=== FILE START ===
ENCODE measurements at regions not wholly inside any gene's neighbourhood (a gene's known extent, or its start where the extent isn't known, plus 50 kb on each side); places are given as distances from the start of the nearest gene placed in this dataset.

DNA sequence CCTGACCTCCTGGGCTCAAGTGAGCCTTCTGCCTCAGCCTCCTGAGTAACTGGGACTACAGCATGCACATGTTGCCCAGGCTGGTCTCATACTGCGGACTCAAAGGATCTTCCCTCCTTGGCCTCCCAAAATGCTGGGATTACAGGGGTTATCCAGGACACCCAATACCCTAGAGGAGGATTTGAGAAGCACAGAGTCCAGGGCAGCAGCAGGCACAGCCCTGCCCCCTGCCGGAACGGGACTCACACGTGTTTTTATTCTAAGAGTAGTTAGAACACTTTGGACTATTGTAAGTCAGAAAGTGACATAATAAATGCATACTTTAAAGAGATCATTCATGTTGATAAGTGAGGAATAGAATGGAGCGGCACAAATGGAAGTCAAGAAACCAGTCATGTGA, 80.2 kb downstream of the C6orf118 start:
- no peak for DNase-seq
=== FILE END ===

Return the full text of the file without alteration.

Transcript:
ENCODE measurements at regions not wholly inside any gene's neighbourhood (a gene's known extent, or its start where the extent isn't known, plus 50 kb on each side); places are given as distances from the start of the nearest gene placed in this dataset.

DNA sequence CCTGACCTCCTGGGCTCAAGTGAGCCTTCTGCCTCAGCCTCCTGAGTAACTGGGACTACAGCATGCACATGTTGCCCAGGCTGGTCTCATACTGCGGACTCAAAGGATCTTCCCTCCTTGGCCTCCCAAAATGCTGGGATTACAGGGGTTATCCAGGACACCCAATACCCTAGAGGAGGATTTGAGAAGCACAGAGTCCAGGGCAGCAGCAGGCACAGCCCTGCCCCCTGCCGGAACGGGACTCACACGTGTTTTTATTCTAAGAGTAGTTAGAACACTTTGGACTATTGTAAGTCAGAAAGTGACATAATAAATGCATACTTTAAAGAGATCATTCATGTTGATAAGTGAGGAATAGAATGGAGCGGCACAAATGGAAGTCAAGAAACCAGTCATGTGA, 80.2 kb downstream of the C6orf118 start:
- no peak for DNase-seq